Microarray analysis of IPF tissue identified an IPF-specific gene expression signature characterized by the up-regulation of genes involved in tissue remodeling and enriched with genes associated with lung development [29]. Among the developmental genes discovered were members of the Sry-related high mobility group-box and forkhead box families, and genes related to the Wnt/β-catenin pathway. Twist has been shown to be up-regulated in response to Wnt1 expression in mouse mammary epithelial cell lines and tumors [30]. Twist expression is also induced by NF-κB, insulin-like growth factor 1, HIF-1, and EGF/EGFR signaling pathways [31]. Once expressed, Twist directly or indirectly represses E-cadherin expression via E-boxes that are also targeted by Snail and SIP1. However, the repression of E-cadherin is not sufficient to induce EMT and ectopic expression of E-cadherin does not restore the epithelial phenotype in Twist-overexpressing cells [27]. Thus, EMT completion requires the acquisition of mesenchymal markers.

Twist regulates EMT, cell movement, and tissue reorganization during early embryogenesis. Similarly, Twist expression in tumor cells is associated with EMT and increased cell motility, suggesting that Twist may contribute to metastasis. Suppression of Twist expression in highly aggressive 4T1 mammary carcinoma cells specifically inhibits their ability to metastasize from the mammary gland to the lung [27]. Twist has been also related to EMT in a model of renal fibrosis induced by unilateral ureteral obstruction [15]. In that model, Twist expression was increased in tubular epithelia of the dilated tubules and the expanded interstitial areas where proliferating cells were frequently found in a time-dependent manner. The genes downstream of Twist that are essential to initiate and maintain EMT are still under investigation. In breast carcinoma cells, Twist causes transcriptional repression of E-cadherin, α, β and γ-catenins, and stimulates the expression of mesenchymal cell markers like fibronectin, vimentin, α-smooth muscle actin and N-cadherin as well as the angiogenic factor VEGF [27], [32]. Additionally, Twist is able to inhibit oncogene- and p53-dependent cell death and, therefore, considered as an anti-apoptotic factor [33].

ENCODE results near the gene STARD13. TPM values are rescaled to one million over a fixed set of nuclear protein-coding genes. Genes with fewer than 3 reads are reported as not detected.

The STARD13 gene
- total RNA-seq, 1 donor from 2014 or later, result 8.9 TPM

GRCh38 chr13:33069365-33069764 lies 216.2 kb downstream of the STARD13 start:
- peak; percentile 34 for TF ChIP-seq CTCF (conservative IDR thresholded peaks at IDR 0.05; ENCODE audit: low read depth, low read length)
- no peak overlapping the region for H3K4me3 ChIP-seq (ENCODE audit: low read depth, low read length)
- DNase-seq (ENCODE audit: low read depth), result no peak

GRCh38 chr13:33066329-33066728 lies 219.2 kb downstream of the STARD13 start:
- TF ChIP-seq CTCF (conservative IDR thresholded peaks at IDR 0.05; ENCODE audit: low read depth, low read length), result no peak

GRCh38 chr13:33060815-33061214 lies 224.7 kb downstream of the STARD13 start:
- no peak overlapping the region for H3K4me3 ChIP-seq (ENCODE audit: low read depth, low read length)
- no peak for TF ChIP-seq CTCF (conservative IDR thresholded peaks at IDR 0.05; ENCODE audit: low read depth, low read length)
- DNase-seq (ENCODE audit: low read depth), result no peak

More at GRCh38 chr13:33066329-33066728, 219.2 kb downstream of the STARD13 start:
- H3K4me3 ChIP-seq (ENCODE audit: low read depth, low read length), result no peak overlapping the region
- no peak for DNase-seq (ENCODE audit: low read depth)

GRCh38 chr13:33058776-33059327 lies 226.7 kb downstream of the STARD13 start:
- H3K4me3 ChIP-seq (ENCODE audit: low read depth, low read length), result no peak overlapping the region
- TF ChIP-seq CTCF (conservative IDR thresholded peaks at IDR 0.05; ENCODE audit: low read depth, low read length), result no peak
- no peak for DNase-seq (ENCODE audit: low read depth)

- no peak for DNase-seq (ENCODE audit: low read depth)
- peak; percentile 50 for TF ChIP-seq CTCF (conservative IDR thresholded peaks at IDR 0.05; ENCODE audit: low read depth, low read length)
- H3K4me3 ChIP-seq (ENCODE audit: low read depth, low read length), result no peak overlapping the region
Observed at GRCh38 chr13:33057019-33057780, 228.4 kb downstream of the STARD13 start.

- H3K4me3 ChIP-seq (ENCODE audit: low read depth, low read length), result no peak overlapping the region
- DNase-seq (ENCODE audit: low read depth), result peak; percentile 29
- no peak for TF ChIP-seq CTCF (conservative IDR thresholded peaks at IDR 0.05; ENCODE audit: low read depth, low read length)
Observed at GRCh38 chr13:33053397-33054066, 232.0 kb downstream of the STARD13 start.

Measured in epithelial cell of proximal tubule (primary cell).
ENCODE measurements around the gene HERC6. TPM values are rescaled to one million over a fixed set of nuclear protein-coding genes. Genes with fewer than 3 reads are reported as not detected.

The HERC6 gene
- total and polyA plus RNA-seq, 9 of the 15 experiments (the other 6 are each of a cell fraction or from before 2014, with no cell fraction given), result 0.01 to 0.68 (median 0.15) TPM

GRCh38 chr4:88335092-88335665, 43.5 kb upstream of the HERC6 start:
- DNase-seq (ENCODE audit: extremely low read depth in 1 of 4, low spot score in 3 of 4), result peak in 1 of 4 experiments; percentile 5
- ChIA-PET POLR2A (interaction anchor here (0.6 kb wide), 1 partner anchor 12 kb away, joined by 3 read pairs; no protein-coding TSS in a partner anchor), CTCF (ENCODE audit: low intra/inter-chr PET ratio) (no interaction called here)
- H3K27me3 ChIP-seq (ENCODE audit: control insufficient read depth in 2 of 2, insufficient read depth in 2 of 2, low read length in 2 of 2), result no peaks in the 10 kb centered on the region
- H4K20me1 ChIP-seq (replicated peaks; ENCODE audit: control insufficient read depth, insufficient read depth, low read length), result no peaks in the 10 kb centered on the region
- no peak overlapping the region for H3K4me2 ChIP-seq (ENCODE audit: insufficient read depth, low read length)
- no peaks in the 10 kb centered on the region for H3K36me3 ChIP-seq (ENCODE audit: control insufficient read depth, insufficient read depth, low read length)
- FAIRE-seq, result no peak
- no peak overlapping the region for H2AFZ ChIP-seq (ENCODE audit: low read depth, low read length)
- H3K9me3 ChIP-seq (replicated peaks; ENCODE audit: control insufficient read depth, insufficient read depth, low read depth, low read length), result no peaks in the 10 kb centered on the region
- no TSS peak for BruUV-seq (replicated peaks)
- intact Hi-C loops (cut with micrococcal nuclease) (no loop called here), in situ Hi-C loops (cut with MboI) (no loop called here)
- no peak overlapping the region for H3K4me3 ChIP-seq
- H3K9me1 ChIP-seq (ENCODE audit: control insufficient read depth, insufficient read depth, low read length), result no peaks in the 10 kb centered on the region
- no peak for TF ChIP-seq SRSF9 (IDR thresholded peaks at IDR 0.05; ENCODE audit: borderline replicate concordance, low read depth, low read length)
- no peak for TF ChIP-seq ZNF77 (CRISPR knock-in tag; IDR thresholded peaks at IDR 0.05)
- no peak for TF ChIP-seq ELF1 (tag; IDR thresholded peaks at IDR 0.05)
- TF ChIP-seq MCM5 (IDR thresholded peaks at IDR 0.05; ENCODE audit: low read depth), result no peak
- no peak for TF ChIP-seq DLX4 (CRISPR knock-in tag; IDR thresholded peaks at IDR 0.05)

Recently, several studies demonstrated EMT induction in the setting of viral infection. Li et al. showed positive expression of hepatitis C virus core protein associated with decreased expression of E-cadherin and α-catenin in conjunction with increased expression of N-cadherin, vimentin, and fibronectin in tissues from cholangiocarcinoma [34]. In a study of cervical cancer, the early stages of keratinocyte transformation by HPV16 were characterized by cellular changes associated with EMT including reduction in expression of cytokeratin, formation of desmosomes, adherents junctions and focal adhesions [35]. As we mentioned before, expression of the EBV protein LMP-1 in nasopharyngeal carcinoma cells was associated with Twist expression and EMT [24]. Virus infection has also been shown to contribute to TGF-β activation and expression of extracellular matrix components in endothelial cells. Infection of endothelial cells with cytomegalovirus (CMV) upregulated integrin-β6 followed by activation of the TGF-β pathway and expression of collagen IV [36]. Those observations are intriguing in view that EMT in alveolar epithelial cells is induced by linking TGF-β and β-catenin signaling through integrins [13], [37].

Strong evidence for EMT in vivo in the setting of epithelial injury/stress is difficult to obtain because of the isolated and possible transient nature of the process; such transitioning cells are difficult to track. However recent studies with bone marrow chimeras and transgenic reporter mice showed that during renal fibrogenesis fibroblasts are derived both from bone marrow and by local EMT with EMT being the dominant source of the fibroblasts [38]. EMT has also been detected in IPF lung tissue and animal models of pulmonary fibrosis [12], [13]. Using a triple transgenic mouse reporter system, Kim et al. demonstrated that EMT plays an important role during lung fibrogenesis and may be more widespread than previously thought [13].